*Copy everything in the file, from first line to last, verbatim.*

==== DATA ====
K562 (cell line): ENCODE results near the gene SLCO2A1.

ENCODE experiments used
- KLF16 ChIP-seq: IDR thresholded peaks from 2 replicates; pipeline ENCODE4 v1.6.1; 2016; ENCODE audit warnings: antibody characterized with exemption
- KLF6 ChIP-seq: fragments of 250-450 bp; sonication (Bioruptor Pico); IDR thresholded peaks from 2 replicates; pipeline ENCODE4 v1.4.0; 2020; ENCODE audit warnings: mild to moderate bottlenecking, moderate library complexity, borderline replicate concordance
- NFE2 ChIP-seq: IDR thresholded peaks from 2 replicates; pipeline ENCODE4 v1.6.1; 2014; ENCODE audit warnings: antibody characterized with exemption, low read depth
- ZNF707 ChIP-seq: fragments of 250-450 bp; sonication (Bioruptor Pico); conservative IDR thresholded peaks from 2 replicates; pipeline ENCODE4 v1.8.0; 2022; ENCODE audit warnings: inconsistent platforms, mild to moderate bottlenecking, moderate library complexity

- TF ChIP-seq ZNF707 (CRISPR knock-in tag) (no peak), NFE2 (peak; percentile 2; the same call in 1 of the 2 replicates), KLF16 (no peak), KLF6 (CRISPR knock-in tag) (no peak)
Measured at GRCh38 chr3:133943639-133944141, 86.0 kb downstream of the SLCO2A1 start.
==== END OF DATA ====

K562 (cell line): ENCODE results near the gene SLCO2A1.

ENCODE experiments used
- KLF16 ChIP-seq: IDR thresholded peaks from 2 replicates; pipeline ENCODE4 v1.6.1; 2016; ENCODE audit warnings: antibody characterized with exemption
- KLF6 ChIP-seq: fragments of 250-450 bp; sonication (Bioruptor Pico); IDR thresholded peaks from 2 replicates; pipeline ENCODE4 v1.4.0; 2020; ENCODE audit warnings: mild to moderate bottlenecking, moderate library complexity, borderline replicate concordance
- NFE2 ChIP-seq: IDR thresholded peaks from 2 replicates; pipeline ENCODE4 v1.6.1; 2014; ENCODE audit warnings: antibody characterized with exemption, low read depth
- ZNF707 ChIP-seq: fragments of 250-450 bp; sonication (Bioruptor Pico); conservative IDR thresholded peaks from 2 replicates; pipeline ENCODE4 v1.8.0; 2022; ENCODE audit warnings: inconsistent platforms, mild to moderate bottlenecking, moderate library complexity

- TF ChIP-seq ZNF707 (CRISPR knock-in tag) (no peak), NFE2 (peak; percentile 2; the same call in 1 of the 2 replicates), KLF16 (no peak), KLF6 (CRISPR knock-in tag) (no peak)
Measured at GRCh38 chr3:133943639-133944141, 86.0 kb downstream of the SLCO2A1 start.